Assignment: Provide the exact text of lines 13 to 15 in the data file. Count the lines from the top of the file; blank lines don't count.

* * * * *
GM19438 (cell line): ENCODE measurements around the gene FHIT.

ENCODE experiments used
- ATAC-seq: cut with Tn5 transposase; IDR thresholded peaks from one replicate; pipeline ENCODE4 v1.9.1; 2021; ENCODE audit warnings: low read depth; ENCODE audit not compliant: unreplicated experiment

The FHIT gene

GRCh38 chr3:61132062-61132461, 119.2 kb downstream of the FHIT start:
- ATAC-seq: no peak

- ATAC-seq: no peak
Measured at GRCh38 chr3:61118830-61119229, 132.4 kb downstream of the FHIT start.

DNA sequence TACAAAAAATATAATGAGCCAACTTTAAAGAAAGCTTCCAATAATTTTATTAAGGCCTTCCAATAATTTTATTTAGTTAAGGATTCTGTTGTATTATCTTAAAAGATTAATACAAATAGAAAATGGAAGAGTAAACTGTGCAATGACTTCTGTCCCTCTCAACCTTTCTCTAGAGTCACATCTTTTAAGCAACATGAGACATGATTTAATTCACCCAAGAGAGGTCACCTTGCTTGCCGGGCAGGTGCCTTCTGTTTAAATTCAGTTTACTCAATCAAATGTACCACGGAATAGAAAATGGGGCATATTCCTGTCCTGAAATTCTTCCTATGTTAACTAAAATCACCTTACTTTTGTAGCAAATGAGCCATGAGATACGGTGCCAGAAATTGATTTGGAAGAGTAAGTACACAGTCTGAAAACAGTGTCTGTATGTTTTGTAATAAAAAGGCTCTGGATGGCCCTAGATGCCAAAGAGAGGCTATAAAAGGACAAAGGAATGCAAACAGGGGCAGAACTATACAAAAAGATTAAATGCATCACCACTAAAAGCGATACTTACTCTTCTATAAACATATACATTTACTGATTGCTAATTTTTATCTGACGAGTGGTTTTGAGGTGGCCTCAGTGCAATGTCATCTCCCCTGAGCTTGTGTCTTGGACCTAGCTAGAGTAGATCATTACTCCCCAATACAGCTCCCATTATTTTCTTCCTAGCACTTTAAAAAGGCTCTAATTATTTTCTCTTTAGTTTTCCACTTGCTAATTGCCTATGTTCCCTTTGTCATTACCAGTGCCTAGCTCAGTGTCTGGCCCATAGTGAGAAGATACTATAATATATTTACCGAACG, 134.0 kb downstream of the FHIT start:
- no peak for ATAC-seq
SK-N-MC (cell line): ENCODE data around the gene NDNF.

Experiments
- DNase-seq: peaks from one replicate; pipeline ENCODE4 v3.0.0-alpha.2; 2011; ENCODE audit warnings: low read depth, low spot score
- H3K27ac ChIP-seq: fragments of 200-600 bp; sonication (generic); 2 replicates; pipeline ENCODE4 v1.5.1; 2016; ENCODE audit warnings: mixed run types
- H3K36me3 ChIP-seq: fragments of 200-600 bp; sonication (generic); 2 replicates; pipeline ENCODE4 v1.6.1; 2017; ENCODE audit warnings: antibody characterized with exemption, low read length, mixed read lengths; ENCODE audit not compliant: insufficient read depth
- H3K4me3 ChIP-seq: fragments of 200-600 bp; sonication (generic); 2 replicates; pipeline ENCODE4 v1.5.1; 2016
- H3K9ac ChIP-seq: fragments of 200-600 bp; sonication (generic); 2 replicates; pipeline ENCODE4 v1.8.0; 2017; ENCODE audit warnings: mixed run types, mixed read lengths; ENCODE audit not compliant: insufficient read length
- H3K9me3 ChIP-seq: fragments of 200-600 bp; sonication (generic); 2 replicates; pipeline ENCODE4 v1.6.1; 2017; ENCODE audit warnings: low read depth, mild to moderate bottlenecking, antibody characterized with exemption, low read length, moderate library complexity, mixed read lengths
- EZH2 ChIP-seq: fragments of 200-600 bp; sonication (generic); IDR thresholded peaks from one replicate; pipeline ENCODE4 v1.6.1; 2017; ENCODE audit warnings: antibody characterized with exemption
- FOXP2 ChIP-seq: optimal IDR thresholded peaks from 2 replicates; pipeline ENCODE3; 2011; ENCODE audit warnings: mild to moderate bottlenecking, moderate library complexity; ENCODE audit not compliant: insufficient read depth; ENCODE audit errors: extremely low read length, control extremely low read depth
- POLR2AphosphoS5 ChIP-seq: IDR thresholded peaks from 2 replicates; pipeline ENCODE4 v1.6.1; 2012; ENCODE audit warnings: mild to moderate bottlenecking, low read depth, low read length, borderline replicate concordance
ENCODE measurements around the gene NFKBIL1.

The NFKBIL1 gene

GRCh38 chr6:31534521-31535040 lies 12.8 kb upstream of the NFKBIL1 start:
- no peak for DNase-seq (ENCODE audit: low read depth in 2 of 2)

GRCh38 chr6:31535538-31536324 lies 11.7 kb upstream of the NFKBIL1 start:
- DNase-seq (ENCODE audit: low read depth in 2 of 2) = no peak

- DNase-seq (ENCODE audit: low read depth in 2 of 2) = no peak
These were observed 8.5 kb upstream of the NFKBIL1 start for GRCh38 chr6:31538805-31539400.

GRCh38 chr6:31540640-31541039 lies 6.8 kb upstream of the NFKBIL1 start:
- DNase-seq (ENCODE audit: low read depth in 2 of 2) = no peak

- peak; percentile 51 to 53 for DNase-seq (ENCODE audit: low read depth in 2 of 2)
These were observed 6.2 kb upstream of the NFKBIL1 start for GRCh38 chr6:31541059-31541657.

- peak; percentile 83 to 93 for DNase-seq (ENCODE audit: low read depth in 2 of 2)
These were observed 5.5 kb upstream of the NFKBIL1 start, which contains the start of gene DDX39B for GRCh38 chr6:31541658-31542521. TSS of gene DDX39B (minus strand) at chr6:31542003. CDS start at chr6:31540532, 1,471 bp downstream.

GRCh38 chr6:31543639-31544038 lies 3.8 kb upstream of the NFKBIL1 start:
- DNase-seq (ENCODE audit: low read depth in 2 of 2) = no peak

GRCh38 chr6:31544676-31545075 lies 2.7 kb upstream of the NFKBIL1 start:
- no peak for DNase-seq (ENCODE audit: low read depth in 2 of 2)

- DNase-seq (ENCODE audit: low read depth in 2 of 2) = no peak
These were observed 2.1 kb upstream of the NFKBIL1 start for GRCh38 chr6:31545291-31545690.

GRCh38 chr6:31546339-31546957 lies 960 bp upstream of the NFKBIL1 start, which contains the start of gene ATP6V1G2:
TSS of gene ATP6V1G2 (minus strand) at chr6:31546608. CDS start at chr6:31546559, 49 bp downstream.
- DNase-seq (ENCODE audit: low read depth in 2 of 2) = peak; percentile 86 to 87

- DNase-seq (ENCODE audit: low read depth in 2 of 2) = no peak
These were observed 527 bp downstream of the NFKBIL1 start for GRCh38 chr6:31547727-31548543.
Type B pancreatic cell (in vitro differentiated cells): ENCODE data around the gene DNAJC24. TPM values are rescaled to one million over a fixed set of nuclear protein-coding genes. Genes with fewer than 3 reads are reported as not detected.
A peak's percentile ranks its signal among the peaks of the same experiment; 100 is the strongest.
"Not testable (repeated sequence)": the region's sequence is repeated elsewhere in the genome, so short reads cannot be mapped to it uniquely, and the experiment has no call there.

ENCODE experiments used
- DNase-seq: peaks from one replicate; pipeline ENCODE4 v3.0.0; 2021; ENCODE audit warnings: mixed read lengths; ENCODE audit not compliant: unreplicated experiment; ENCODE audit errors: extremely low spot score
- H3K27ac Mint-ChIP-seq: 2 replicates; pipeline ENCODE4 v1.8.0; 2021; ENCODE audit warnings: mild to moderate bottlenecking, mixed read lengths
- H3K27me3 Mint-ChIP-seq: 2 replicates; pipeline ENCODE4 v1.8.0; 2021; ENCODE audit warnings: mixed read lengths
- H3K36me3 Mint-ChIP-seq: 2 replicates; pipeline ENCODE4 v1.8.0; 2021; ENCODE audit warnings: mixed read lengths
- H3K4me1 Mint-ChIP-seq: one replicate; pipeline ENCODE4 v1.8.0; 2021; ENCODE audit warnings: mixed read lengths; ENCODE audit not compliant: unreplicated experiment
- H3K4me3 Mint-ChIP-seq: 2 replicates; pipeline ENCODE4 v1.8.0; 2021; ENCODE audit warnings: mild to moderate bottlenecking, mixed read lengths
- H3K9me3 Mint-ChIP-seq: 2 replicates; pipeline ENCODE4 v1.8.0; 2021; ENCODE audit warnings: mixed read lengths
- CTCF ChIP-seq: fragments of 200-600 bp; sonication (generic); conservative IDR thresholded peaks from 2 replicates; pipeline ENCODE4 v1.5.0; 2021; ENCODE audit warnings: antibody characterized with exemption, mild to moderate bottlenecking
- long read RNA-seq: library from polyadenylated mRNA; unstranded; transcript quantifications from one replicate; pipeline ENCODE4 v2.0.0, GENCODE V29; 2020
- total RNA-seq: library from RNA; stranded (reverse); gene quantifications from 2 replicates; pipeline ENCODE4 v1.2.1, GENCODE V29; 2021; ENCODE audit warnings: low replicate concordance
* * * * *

- DNase-seq: peaks from one replicate; pipeline ENCODE4 v3.0.0-alpha.2; 2011; ENCODE audit warnings: low read depth, low spot score
- H3K27ac ChIP-seq: fragments of 200-600 bp; sonication (generic); 2 replicates; pipeline ENCODE4 v1.5.1; 2016; ENCODE audit warnings: mixed run types
- H3K36me3 ChIP-seq: fragments of 200-600 bp; sonication (generic); 2 replicates; pipeline ENCODE4 v1.6.1; 2017; ENCODE audit warnings: antibody characterized with exemption, low read length, mixed read lengths; ENCODE audit not compliant: insufficient read depth